Let’s talk about sex baby (in Azerbaijan)
I’m writing about gender inequality in Azerbaijan (as usual) and was reminded about attitudes toward sex in the Caucasus.
I had read some reports a few years back that looked at adolescent sex in the Caucasus countries, but thought that I’d summarize some of the interesting findings here and contextualize with my own observations.
The NGO ASTRA Youth did a study of Eurasia overall, but the Azerbaijan report starts on page 9.
This report notes how adolescents in Azerbaijan are heavily monitored by family and their social environment.
The report doesn’t mention, but it should be obvious, that multi-generational households present another “challenge” to sexual privacy for Azerbaijani youth. The opportunities for them to be alone or alone with a partner in a household are seldom. This leads to some youth finding makeout spots in semi-public places.
The ASTRA report finds that a little over a half of Azerbaijani adolescence used any form of contraception during their first sexual experience. (And of those that did, nearly all used a condom.)
The ASTRA report drew a lot of its findings from the most comprehensive study of adolescent sexual behavior in Azerbaijan – a 2006 study by the UNFPA (page 31 is where the sex report is). While the sampling wasn’t fantastic, this is a glimpse into reality. Moreover, asking adolescents about their sexual activity, in particular in a society where it is frowned upon, is challenging. I would love to see something more in-depth done.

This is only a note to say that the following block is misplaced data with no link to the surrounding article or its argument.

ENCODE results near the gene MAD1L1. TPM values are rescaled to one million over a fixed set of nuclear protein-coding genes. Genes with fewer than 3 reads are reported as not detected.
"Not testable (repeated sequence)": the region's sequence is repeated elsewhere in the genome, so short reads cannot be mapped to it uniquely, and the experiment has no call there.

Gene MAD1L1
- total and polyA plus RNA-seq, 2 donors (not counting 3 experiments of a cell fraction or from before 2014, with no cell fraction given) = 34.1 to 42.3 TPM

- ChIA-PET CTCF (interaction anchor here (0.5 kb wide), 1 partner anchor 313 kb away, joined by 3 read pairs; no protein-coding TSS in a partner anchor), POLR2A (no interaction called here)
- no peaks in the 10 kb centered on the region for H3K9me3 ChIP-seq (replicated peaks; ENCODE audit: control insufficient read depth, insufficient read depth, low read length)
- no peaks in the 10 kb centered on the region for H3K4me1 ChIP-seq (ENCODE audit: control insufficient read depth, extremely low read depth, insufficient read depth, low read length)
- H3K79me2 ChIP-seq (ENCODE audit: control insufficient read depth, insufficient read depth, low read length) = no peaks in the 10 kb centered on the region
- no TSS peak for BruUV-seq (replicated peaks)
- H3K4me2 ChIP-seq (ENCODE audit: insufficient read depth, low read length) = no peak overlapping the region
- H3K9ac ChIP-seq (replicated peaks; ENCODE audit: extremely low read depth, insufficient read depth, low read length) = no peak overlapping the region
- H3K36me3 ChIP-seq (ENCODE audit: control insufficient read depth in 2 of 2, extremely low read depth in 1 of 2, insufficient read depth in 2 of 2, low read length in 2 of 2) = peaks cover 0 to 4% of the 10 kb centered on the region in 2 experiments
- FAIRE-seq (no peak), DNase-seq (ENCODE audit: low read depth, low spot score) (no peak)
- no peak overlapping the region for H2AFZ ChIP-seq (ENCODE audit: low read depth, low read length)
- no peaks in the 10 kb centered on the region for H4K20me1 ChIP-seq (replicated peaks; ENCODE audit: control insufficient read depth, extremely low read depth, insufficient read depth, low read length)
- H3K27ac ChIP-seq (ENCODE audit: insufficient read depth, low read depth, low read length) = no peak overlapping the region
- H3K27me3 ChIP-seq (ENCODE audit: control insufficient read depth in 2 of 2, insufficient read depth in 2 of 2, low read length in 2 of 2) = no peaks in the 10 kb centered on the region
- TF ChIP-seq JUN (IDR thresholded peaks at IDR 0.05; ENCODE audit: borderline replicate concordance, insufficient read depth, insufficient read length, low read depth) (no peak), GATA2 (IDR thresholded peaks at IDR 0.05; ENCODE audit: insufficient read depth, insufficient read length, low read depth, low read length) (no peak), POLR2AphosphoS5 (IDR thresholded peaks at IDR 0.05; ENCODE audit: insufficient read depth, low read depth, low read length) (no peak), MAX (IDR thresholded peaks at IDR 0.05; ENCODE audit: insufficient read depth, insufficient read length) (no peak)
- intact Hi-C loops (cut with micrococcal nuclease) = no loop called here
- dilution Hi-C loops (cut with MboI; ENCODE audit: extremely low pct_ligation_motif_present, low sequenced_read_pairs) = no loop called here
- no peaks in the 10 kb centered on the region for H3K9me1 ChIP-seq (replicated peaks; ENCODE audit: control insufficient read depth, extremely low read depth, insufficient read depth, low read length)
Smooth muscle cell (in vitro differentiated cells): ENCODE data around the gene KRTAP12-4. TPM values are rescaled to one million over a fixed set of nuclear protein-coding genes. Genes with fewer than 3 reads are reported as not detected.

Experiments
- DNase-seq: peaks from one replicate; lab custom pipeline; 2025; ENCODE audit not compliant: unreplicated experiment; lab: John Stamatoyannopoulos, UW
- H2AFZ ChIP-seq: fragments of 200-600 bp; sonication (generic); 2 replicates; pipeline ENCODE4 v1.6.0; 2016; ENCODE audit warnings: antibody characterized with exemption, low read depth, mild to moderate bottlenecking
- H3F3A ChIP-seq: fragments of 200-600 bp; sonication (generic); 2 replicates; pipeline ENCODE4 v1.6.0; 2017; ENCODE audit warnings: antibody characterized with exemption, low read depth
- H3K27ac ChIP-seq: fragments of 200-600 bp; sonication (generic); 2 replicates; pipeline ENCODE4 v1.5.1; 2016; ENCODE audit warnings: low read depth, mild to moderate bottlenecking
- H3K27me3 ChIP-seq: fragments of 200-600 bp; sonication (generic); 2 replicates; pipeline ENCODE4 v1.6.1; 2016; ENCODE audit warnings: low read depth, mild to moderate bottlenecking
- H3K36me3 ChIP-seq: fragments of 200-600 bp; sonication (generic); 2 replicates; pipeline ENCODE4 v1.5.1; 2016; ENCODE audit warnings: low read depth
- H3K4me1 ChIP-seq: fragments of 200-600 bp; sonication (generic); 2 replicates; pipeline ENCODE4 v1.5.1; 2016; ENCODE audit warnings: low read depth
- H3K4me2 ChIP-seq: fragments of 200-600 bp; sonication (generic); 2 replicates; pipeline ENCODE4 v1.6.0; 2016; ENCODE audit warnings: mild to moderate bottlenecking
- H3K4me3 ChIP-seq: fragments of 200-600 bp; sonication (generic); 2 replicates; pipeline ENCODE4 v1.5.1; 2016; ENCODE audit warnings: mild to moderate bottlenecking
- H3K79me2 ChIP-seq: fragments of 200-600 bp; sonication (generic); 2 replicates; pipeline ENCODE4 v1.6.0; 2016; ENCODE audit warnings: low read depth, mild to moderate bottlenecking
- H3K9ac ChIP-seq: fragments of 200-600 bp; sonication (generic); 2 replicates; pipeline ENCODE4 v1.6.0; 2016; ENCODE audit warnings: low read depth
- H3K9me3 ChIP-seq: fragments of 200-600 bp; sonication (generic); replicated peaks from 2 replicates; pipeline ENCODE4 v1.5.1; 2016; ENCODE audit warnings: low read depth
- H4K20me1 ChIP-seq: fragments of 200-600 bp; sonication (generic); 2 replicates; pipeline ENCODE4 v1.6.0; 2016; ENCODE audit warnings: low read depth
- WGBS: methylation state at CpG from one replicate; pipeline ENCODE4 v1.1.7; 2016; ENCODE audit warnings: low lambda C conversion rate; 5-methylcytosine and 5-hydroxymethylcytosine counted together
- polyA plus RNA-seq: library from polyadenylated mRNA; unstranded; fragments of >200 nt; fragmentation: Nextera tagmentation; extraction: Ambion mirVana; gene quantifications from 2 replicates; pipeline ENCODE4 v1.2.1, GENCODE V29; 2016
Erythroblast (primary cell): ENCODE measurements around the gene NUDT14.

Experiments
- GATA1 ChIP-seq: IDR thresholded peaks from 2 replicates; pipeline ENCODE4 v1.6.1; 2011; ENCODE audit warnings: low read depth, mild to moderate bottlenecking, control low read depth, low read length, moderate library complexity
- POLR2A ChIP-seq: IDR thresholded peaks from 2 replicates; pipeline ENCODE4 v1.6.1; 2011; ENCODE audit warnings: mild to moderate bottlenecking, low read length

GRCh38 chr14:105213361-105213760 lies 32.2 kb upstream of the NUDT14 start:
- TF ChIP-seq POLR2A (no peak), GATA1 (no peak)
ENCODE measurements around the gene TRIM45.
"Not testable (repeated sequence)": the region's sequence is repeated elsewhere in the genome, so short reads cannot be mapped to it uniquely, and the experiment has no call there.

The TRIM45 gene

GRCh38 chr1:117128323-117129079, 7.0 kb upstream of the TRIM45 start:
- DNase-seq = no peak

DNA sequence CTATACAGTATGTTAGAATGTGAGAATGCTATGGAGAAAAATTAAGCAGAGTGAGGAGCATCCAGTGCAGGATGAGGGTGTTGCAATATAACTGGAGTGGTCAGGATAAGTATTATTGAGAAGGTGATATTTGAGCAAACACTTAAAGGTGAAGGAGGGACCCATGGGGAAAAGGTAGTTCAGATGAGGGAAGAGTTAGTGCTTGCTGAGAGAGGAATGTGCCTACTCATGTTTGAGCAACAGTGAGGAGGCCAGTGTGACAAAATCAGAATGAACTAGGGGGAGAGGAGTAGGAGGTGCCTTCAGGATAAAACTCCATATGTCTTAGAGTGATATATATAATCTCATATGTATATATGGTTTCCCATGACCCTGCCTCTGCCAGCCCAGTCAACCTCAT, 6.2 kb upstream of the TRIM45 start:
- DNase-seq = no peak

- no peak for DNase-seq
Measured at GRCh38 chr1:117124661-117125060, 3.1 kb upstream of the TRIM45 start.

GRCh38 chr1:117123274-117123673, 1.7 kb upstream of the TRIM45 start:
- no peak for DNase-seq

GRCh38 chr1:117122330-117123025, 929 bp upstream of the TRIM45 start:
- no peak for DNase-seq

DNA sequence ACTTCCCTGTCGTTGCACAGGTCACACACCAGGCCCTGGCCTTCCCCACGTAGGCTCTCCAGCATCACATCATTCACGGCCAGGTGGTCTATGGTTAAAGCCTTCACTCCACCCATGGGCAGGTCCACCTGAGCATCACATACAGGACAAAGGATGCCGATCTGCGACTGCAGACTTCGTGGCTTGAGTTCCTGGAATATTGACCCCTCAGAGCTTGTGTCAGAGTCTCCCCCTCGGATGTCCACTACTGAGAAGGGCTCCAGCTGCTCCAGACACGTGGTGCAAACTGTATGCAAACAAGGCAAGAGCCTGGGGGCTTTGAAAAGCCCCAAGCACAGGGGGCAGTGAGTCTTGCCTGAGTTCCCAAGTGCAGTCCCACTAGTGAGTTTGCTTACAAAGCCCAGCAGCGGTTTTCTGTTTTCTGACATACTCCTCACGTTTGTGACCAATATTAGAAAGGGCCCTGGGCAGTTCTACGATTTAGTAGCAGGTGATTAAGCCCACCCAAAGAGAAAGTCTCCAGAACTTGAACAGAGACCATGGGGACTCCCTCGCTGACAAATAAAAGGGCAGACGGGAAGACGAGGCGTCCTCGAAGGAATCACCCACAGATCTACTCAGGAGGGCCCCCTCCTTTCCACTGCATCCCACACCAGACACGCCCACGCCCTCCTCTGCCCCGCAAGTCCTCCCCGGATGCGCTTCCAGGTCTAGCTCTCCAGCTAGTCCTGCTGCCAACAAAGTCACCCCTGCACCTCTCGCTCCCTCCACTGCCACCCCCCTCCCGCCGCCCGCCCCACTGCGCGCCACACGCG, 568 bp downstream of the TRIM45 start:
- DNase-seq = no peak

Women ages 20-24 were asked when they first got married. 9.6% of urban respondents and 15.2% of rural respondents were married by age 18. (I wish they had separated Baku, regional cities, and rural, but alas.) Only 0.4% of urban and 1.1% of these women were married by age 15. (Table 10 shows breakdowns by region.)
In my observations, there is a strong expectation that new Azerbaijani wives begin having children. (Especially male children). Of the 15-19 year old married women, almost half (46.3%) of urban brides and two-thirds (65.7%) of rural brides have been pregnant or had a child.
In Azerbaijan there is a strong expectation for girls to remain virgins until they are married. (This is not the same case for boys.)
The UN survey asked 15-19 year old girls about their sexual activity (defined as sexually active in the last 4 weeks).
* 4.1% of Baku 15-19 year old girls reported being sexually active.
* 5.4% of urban 15-19 year old girls reported being sexually active (but a large number of those girls are married).
* 11.7% of rural 15-19 year old girls reported being sexually active (but again, a large number of those girls are married.)
With regard to virginity, 20-24 year old women were asked when they first had sex.
* 0.3% of Baku girls had sex by age 15, 9.2% had sex by age 18. 35.7% of Baku 20-24 year old girls had their first sexual experience at marriage.
* 0.4% of urban girls had sex by age 15, 9.3% had sex by age 18. 35.6% of urban 20-24 year old girls had their first sexual experience at marriage.
* 0.9% of rural girls had sex by age 15, 14.2% had sex by age 18. 46.0% of rural 20-24 year old girls had their first sexual experience at marriage.
* National average (although I strongly believe in separating rural and urban in these cases): 0.7% of girls had sex by age 15, 11.5% had sex by age 18. 39.3% of 20-24 year old girls had their first sexual experience at marriage.
Sadly there are some notable results with regard to forced sex.
* 3% of married 15-25 year old women in Baku experienced spousal rape.
* 1.2% of all 15-24 year old women in Baku experienced rape as their first sexual experience.
* Nationally, 2.2% of married 15-25 year old women experienced spousal rape.
* Nationally, 2.2% of all 15-24 year old women experienced rape as their first sexual experience.
In my observations, it is not uncommon for Azerbaijani grooms to be older than brides. The data shows this as well. (See Tables 15 and 16 in the report.)
I’ve written on domestic violence in the region before, and it is fairly prevalent in Azerbaijan as well. See the last chapter of the UN report for more on this.
Summarizing all of this was interesting, but my next step will to do my own analysis of the DHS 2006 data on these issues. Stay tuned.